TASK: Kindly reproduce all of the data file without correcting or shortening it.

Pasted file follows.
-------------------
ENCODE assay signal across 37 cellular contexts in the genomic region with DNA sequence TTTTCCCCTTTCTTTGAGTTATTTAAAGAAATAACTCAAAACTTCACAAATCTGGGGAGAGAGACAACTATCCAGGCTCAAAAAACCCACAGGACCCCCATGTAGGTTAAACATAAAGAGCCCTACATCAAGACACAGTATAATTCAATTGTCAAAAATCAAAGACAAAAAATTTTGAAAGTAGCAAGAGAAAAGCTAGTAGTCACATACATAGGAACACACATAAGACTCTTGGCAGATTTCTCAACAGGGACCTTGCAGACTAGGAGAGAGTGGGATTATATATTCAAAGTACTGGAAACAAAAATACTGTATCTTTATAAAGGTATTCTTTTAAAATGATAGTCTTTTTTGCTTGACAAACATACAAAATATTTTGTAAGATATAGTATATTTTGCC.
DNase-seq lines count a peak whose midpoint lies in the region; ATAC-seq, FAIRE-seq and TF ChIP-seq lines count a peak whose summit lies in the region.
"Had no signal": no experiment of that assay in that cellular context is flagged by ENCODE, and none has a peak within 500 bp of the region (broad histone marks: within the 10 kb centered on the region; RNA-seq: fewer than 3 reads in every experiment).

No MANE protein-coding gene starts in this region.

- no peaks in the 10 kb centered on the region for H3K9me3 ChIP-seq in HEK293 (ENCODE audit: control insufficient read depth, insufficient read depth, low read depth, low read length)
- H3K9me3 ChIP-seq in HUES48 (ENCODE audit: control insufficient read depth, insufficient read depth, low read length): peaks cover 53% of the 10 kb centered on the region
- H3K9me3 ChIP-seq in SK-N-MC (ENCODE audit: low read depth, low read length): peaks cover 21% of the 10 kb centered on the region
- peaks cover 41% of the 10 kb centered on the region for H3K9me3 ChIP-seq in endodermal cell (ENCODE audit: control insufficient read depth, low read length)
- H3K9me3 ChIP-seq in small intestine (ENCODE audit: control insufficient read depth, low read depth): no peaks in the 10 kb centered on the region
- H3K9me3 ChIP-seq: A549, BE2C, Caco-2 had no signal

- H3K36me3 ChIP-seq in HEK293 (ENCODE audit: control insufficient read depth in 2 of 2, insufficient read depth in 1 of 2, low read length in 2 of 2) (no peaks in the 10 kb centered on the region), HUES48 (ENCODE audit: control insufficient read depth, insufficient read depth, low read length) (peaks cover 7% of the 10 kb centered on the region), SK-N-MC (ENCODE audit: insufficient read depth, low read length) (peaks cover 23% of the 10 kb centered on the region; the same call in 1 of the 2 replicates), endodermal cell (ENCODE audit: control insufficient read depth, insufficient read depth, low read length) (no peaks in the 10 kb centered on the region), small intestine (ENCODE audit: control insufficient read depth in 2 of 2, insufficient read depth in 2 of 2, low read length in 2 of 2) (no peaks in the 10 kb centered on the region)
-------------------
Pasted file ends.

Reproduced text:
ENCODE assay signal across 37 cellular contexts in the genomic region with DNA sequence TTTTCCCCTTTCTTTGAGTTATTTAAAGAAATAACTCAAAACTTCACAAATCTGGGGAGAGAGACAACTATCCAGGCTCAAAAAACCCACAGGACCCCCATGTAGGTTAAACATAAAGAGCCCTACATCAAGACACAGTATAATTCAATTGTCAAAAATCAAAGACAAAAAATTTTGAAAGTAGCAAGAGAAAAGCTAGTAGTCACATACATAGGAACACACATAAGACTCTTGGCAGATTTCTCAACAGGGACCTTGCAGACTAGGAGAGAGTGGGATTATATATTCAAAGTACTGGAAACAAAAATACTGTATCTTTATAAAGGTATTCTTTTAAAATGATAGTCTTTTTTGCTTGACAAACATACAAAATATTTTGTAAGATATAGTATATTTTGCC.
DNase-seq lines count a peak whose midpoint lies in the region; ATAC-seq, FAIRE-seq and TF ChIP-seq lines count a peak whose summit lies in the region.
"Had no signal": no experiment of that assay in that cellular context is flagged by ENCODE, and none has a peak within 500 bp of the region (broad histone marks: within the 10 kb centered on the region; RNA-seq: fewer than 3 reads in every experiment).

No MANE protein-coding gene starts in this region.

- no peaks in the 10 kb centered on the region for H3K9me3 ChIP-seq in HEK293 (ENCODE audit: control insufficient read depth, insufficient read depth, low read depth, low read length)
- H3K9me3 ChIP-seq in HUES48 (ENCODE audit: control insufficient read depth, insufficient read depth, low read length): peaks cover 53% of the 10 kb centered on the region
- H3K9me3 ChIP-seq in SK-N-MC (ENCODE audit: low read depth, low read length): peaks cover 21% of the 10 kb centered on the region
- peaks cover 41% of the 10 kb centered on the region for H3K9me3 ChIP-seq in endodermal cell (ENCODE audit: control insufficient read depth, low read length)
- H3K9me3 ChIP-seq in small intestine (ENCODE audit: control insufficient read depth, low read depth): no peaks in the 10 kb centered on the region
- H3K9me3 ChIP-seq: A549, BE2C, Caco-2 had no signal

- H3K36me3 ChIP-seq in HEK293 (ENCODE audit: control insufficient read depth in 2 of 2, insufficient read depth in 1 of 2, low read length in 2 of 2) (no peaks in the 10 kb centered on the region), HUES48 (ENCODE audit: control insufficient read depth, insufficient read depth, low read length) (peaks cover 7% of the 10 kb centered on the region), SK-N-MC (ENCODE audit: insufficient read depth, low read length) (peaks cover 23% of the 10 kb centered on the region; the same call in 1 of the 2 replicates), endodermal cell (ENCODE audit: control insufficient read depth, insufficient read depth, low read length) (no peaks in the 10 kb centered on the region), small intestine (ENCODE audit: control insufficient read depth in 2 of 2, insufficient read depth in 2 of 2, low read length in 2 of 2) (no peaks in the 10 kb centered on the region)